The evaluation of social media to increase engagement rate, reach and health education: the case for WoW!

Master Thesis


Permanent link to this Item
Journal Title
Link to Journal
Journal ISSN
Volume Title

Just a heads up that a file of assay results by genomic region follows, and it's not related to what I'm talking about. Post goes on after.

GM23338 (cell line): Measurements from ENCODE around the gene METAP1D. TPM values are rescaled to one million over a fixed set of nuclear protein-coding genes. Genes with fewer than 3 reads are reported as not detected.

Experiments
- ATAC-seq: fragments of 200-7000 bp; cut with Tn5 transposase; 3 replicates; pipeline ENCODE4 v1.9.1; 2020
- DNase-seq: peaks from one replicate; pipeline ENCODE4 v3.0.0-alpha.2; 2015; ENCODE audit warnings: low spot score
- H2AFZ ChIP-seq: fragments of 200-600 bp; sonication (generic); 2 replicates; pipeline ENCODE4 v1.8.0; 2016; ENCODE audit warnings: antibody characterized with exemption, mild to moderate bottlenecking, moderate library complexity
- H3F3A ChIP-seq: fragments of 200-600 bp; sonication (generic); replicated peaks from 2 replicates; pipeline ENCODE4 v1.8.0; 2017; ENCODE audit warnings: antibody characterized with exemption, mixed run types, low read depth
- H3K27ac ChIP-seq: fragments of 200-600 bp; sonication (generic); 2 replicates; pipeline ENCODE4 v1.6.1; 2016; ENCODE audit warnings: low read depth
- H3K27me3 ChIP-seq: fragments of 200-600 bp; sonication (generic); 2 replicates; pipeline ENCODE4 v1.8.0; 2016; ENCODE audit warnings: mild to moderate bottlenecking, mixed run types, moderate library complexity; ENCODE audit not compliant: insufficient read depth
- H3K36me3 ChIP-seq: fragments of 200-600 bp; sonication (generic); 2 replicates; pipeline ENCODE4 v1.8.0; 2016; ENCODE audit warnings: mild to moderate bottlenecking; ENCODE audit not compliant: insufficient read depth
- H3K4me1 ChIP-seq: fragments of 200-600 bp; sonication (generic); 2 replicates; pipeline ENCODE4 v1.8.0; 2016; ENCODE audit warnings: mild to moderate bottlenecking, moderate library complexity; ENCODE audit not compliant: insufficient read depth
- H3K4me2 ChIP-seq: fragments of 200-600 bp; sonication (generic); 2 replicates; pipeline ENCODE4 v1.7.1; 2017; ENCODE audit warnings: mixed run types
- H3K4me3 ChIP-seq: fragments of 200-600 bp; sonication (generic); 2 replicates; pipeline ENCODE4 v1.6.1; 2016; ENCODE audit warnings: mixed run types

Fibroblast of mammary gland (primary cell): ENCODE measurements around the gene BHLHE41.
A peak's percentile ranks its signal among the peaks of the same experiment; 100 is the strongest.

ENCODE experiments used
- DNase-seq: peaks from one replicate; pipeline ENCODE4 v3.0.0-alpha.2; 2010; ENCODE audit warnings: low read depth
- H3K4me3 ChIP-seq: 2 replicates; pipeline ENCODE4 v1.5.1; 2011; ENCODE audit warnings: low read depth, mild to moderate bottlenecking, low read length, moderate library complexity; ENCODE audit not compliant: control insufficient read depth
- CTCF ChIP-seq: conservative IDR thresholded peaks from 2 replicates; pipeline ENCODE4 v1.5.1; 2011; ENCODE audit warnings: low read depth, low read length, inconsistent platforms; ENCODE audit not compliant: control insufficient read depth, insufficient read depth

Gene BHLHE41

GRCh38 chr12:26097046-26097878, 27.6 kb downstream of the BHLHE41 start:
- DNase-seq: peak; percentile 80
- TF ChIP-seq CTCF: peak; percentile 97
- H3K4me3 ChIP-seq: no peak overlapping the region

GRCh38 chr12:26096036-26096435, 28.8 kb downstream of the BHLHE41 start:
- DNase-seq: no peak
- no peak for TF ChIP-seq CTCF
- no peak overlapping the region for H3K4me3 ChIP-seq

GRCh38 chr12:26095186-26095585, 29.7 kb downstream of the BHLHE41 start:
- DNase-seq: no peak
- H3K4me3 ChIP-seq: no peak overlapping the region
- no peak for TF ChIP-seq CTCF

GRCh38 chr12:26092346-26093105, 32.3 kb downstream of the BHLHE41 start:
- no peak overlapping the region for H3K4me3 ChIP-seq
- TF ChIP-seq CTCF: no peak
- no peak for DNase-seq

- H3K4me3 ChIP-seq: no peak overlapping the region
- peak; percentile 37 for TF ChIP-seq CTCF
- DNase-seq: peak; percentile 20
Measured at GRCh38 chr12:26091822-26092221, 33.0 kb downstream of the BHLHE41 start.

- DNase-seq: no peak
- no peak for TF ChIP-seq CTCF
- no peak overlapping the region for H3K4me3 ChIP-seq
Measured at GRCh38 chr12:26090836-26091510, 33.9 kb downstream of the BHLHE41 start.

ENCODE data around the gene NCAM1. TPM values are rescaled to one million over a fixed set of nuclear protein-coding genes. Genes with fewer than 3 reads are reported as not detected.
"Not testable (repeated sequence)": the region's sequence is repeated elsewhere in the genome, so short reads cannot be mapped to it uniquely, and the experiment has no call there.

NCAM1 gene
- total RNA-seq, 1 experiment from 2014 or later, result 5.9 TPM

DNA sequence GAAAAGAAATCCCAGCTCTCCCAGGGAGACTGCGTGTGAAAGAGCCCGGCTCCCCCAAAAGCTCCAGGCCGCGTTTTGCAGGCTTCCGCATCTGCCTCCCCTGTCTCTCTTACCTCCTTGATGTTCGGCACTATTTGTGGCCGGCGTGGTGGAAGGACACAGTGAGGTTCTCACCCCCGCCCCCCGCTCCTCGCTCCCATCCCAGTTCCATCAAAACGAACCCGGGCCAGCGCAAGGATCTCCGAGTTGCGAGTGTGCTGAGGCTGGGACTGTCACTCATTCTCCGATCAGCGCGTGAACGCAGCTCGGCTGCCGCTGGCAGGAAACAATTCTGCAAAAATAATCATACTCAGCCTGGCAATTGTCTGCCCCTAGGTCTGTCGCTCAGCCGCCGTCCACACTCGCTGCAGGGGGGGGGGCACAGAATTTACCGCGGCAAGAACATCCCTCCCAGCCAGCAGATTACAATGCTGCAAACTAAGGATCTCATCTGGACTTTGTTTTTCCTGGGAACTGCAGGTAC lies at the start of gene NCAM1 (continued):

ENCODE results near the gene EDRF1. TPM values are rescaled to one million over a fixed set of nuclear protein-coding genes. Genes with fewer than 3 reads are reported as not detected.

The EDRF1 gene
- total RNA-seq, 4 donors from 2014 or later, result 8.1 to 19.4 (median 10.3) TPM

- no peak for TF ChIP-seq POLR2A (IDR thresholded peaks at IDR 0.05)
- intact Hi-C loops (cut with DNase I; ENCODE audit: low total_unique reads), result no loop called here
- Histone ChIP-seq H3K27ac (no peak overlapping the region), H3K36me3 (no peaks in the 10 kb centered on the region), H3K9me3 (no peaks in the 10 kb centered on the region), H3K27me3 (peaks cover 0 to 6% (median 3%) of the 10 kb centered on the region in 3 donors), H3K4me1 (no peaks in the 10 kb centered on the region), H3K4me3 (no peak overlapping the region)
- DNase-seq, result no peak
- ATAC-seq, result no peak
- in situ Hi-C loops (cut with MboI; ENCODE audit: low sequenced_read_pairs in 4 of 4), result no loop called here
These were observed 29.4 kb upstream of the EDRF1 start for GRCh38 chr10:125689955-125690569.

Introduction: In 2021, South Africans had a 51.9 percent chance of dying from an NCD. The Western Cape on Wellness (WoW!) program advocates for wellness, through partnership, innovation and policy, including health in communities, worksites and schools. Increasing knowledge and awareness regarding health behaviors and NCD risk factors is an important pathway in preventing and mitigating the problem at hand through a combination of structural and social policy change. Social media provides an unprecedented opportunity and innovative way to provide a solution to the problem. The internet has increasingly become a popular source of health information by connecting individuals with health content, experts, and support. Aim & Objective: To use a social media campaign with expert knowledge to change healthy lifestyle actions and increase health knowledge and engagement in a para-social western cape on wellness social media group. Methods: A mixed methods quantitative and qualitative analysis was undertaken to assess key messages, which were publicly available on the WoW! Facebook group. 60 lifestyle messages were posted on the WoW! Facebook group 5 times a week from Monday through to Friday. Each message was disseminated by a moderator and followed a theme for the day. Three icons were used to measure levels of participant engagement likes, shares, comments. Associated comments were extracted and coded using a codebook based on items from the supportive accountability model and peer social support analysis. The identified search material was reviewed allowing removal of any personally identifying or geographical material in order that that the comments were rendered anonymous. One –way ANOVA was performed to determine whether level of likes, shares and comments differed between posts. One-way ANOVA was performed to determine whether level of engagement differed between post types, with Tukey–Kramer test used to determine post hoc differences. An independent samples t-test was conducted to determine whether total engagement differed between moderator initiated posts and Facebook user-initiated posts. Results: The most common form of engagement was "likes," and engagement was higher for moderator initiated rather than participant-initiated posts. Overall traffic to the page increased over the 3 month period from 1083 WoW! Facebook users to 1300. Likes were the most common and easiest form of engagement (M=7.6, SD 9.8) with comments being the lowest (m=0.81, SD 2.3). The most engaged with and resonative messages were the #transformationthursday posts. Empirically physical activity behaviour and change in eating patterns did increase over time. The 7 main themes that were identified constituted 53.3% (112/210) of all comments in the pre and during campaign analyses. The most prevalent theme was social cohesion and connectedness at 29% (33/112). The least common theme was developing professional communication and organisational support at 4.5% (5/112). Overall, there were more comments before the campaign (n=63), than during (n=49). In terms of Geographical proximity most of the comments and posts came from participants in the Metro (58.3%) and rural districts Paarl (48.3%) and George (40%). A proximal or virtual tie to a place adds connection and thus value to the information. Conclusion: The favourable results of the WoW! Facebook campaign shows promise for future social media-driven health campaigns to educate and prevent lifestyle related chronic conditions. Social media content for knowledge sharing should be created through a well-intentioned process with the support of moderators to facilitate the conversation and drive engagement.